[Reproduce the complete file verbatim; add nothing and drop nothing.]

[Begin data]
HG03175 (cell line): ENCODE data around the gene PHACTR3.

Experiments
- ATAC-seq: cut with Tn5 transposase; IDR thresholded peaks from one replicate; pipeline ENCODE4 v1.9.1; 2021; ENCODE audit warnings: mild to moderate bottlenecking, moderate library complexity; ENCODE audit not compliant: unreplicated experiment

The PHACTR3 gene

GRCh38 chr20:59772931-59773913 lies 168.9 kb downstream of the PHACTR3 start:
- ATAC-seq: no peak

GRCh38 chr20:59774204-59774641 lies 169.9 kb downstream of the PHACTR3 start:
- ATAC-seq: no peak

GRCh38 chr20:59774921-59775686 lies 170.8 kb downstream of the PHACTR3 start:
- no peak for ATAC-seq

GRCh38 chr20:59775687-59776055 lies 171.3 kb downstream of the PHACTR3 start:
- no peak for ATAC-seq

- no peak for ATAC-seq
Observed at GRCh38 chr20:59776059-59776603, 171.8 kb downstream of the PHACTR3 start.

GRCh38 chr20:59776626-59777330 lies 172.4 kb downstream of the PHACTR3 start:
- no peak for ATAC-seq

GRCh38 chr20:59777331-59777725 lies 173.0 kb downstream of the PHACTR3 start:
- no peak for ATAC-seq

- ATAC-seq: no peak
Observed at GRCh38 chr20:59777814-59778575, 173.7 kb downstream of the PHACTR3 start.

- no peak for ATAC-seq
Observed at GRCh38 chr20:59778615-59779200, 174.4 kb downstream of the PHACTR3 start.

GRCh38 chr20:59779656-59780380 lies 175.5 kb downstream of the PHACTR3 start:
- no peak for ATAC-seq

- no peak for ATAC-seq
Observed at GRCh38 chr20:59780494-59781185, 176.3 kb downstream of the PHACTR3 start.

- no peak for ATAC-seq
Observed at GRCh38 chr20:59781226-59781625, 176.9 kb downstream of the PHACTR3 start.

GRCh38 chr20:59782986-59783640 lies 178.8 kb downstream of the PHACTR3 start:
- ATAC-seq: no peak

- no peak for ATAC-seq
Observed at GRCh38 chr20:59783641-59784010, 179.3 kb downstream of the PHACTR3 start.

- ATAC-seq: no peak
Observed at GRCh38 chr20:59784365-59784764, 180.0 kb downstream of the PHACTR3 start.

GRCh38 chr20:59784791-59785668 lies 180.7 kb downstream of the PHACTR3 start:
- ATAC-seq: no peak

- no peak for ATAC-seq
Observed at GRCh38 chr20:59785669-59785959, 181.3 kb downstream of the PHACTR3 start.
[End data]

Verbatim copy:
HG03175 (cell line): ENCODE data around the gene PHACTR3.

Experiments
- ATAC-seq: cut with Tn5 transposase; IDR thresholded peaks from one replicate; pipeline ENCODE4 v1.9.1; 2021; ENCODE audit warnings: mild to moderate bottlenecking, moderate library complexity; ENCODE audit not compliant: unreplicated experiment

The PHACTR3 gene

GRCh38 chr20:59772931-59773913 lies 168.9 kb downstream of the PHACTR3 start:
- ATAC-seq: no peak

GRCh38 chr20:59774204-59774641 lies 169.9 kb downstream of the PHACTR3 start:
- ATAC-seq: no peak

GRCh38 chr20:59774921-59775686 lies 170.8 kb downstream of the PHACTR3 start:
- no peak for ATAC-seq

GRCh38 chr20:59775687-59776055 lies 171.3 kb downstream of the PHACTR3 start:
- no peak for ATAC-seq

- no peak for ATAC-seq
Observed at GRCh38 chr20:59776059-59776603, 171.8 kb downstream of the PHACTR3 start.

GRCh38 chr20:59776626-59777330 lies 172.4 kb downstream of the PHACTR3 start:
- no peak for ATAC-seq

GRCh38 chr20:59777331-59777725 lies 173.0 kb downstream of the PHACTR3 start:
- no peak for ATAC-seq

- ATAC-seq: no peak
Observed at GRCh38 chr20:59777814-59778575, 173.7 kb downstream of the PHACTR3 start.

- no peak for ATAC-seq
Observed at GRCh38 chr20:59778615-59779200, 174.4 kb downstream of the PHACTR3 start.

GRCh38 chr20:59779656-59780380 lies 175.5 kb downstream of the PHACTR3 start:
- no peak for ATAC-seq

- no peak for ATAC-seq
Observed at GRCh38 chr20:59780494-59781185, 176.3 kb downstream of the PHACTR3 start.

- no peak for ATAC-seq
Observed at GRCh38 chr20:59781226-59781625, 176.9 kb downstream of the PHACTR3 start.

GRCh38 chr20:59782986-59783640 lies 178.8 kb downstream of the PHACTR3 start:
- ATAC-seq: no peak

- no peak for ATAC-seq
Observed at GRCh38 chr20:59783641-59784010, 179.3 kb downstream of the PHACTR3 start.

- ATAC-seq: no peak
Observed at GRCh38 chr20:59784365-59784764, 180.0 kb downstream of the PHACTR3 start.

GRCh38 chr20:59784791-59785668 lies 180.7 kb downstream of the PHACTR3 start:
- ATAC-seq: no peak

- no peak for ATAC-seq
Observed at GRCh38 chr20:59785669-59785959, 181.3 kb downstream of the PHACTR3 start.